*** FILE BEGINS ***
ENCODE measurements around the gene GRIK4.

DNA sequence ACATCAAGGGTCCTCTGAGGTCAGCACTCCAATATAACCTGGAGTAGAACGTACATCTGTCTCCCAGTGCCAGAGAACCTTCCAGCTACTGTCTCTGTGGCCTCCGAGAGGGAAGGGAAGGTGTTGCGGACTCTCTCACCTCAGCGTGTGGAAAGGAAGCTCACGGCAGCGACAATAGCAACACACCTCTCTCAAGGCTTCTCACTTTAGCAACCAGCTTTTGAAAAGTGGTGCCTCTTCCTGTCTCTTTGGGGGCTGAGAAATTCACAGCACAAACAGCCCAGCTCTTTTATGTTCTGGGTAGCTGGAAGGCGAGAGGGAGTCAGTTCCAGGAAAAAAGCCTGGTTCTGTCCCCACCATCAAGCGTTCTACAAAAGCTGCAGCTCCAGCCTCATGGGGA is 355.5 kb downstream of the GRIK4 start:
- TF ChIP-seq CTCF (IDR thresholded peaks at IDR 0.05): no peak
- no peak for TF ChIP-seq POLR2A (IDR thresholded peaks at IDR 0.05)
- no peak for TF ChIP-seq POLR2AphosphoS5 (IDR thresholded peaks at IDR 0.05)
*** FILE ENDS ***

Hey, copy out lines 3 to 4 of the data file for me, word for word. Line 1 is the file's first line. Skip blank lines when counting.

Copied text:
- TF ChIP-seq CTCF (IDR thresholded peaks at IDR 0.05): no peak
- no peak for TF ChIP-seq POLR2A (IDR thresholded peaks at IDR 0.05)